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Disease Markers
Volume 2014 (2014), Article ID 127831, 11 pages
http://dx.doi.org/10.1155/2014/127831
Review Article

Can Serum Glypican-3 Be a Biomarker for Effective Diagnosis of Hepatocellular Carcinoma? A Meta-Analysis of the Literature

1Department of General Surgery, Liyuan Hospital, Tongji Medical College, Huazhong University of Science and Technology, Wuhan, Hubei 430077, China
2Department of Pediatrics, College of Medicine, University of Florida, Gainesville, FL 32610, USA
3Department of Rehabilitation, Liyuan Hospital, Tongji Medical College, Huazhong University of Science and Technology, Wuhan 430077, China
4Department of Medicine and Division of Digestion Disease, Liyuan Hospital, Tongji Medical College, Huazhong University of Science and Technology, Wuhan, Hubei 430077, China
5Hepatic Surgery Center, Tongji Hospital, Tongji Medical College, Huazhong Science and Technology University, Wuhan, Hubei 430030, China

Received 25 June 2014; Revised 21 August 2014; Accepted 8 September 2014; Published 14 October 2014

Academic Editor: Chao Hung Hung

Copyright © 2014 Sheng-Li Yang et al. This is an open access article distributed under the Creative Commons Attribution License, which permits unrestricted use, distribution, and reproduction in any medium, provided the original work is properly cited.

Abstract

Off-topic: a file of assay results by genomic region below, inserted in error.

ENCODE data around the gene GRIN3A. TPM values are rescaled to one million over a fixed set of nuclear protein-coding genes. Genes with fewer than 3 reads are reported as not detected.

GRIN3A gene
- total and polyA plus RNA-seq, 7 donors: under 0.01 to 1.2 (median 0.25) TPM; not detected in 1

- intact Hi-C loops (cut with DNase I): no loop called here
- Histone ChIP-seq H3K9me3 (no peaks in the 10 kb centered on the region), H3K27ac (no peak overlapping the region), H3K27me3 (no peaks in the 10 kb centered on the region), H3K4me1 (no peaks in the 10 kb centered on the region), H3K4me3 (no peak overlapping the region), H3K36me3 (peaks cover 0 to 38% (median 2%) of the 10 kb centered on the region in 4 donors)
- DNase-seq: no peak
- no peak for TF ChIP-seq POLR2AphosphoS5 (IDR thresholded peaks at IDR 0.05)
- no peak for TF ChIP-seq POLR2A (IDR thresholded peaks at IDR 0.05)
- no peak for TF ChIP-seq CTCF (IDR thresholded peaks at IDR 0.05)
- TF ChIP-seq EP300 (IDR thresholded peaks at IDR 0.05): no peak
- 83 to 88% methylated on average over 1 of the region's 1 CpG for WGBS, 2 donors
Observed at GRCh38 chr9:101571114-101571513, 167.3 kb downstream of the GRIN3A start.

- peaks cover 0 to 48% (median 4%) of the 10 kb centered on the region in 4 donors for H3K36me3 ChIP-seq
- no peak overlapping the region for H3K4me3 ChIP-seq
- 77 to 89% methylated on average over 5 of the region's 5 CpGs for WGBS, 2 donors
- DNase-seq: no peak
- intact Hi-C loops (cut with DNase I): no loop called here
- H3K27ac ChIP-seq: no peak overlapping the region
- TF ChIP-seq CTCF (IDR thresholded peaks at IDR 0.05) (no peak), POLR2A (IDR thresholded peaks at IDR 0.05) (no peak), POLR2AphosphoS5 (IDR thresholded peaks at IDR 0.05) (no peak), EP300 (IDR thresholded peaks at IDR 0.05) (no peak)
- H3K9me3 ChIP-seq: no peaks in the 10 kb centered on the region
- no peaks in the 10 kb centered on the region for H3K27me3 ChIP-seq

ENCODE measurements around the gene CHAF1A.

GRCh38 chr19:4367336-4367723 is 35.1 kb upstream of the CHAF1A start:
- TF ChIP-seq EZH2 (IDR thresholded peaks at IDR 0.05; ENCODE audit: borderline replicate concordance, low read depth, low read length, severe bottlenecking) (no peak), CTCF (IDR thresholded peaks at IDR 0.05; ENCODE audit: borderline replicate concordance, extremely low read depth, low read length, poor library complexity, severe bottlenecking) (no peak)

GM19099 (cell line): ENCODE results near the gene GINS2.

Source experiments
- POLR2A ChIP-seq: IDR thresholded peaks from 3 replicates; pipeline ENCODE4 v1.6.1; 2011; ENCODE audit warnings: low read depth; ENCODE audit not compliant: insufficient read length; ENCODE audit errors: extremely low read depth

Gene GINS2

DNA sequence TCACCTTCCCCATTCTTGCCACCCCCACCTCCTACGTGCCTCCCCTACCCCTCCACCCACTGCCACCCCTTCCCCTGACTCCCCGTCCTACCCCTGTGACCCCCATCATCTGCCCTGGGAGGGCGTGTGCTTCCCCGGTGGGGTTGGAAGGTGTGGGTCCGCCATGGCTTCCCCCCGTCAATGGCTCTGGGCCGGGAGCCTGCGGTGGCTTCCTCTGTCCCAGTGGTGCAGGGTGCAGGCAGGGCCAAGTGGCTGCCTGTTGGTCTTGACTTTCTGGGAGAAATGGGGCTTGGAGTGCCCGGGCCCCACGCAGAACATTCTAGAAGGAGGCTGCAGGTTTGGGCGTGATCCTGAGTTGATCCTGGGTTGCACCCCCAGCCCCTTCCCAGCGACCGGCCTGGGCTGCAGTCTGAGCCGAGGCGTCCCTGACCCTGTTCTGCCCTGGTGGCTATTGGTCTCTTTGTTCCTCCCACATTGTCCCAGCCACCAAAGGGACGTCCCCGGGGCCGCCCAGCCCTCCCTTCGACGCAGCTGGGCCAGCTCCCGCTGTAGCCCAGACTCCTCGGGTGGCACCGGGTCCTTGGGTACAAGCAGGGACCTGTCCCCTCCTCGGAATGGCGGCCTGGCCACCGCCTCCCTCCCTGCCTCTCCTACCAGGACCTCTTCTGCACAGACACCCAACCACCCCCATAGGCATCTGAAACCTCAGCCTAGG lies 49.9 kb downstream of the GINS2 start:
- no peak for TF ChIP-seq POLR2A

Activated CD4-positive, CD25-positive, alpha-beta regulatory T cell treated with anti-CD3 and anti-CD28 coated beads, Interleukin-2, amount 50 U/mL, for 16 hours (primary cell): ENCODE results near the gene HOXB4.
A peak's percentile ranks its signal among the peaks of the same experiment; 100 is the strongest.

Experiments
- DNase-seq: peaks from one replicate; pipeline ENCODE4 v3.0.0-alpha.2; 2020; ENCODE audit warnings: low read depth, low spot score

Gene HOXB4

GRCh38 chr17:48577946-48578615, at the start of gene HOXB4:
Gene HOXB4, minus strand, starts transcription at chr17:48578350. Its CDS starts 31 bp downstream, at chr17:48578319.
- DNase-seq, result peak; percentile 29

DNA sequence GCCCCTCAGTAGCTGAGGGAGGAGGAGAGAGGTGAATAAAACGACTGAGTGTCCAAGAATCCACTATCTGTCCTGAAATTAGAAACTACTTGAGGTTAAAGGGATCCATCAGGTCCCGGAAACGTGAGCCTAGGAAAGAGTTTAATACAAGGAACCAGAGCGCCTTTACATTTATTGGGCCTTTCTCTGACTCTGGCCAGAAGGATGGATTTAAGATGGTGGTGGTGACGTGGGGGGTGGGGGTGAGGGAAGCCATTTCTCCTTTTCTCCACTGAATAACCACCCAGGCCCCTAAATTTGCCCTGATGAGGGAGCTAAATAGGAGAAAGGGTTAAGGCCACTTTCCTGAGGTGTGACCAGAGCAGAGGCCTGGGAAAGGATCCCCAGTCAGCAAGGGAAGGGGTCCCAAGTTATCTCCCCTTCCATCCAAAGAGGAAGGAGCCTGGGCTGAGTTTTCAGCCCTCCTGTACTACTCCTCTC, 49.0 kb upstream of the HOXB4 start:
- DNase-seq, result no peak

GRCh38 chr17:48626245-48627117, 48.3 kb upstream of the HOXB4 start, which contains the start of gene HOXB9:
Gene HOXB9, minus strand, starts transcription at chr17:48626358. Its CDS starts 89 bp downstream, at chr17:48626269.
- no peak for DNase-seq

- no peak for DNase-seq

Objective. This review is to evaluate the diagnostic value of serum GPC3 for hepatocellular carcinoma (HCC) due to conflicting results reported. Methods. NCBI PubMed and Embase were comprehensively searched for studies that have used serum GPC3 level as a diagnostic index for HCC. The quality of the included studies was assessed. Subgroup analyses were conducted to evaluate the sensitivity and specificity of GPC3 as a HCC marker. Statistical analysis was performed with the software STATA version 12.0. Results. A total of 22 studies were included. The qualities of included studies were relatively poor. Among them, 18 studies have shown that serum GPC3 is a specific biomarker for HCC, and the pooled sensitivity and specificity of these studies were 69 and 93%, respectively. The other 4 studies have reported conflicting results, which were not caused by races, infection status of HBV and HCV, or assay reagents but due to one common experimental design of enrolling liver cirrhosis patients as control subjects. Conclusions. This meta-analysis indicates that serum GPC3 is elevated in HCC patients compared with healthy individuals, but more studies are needed to evaluate its effectiveness to differentially diagnose HCC and liver cirrhosis.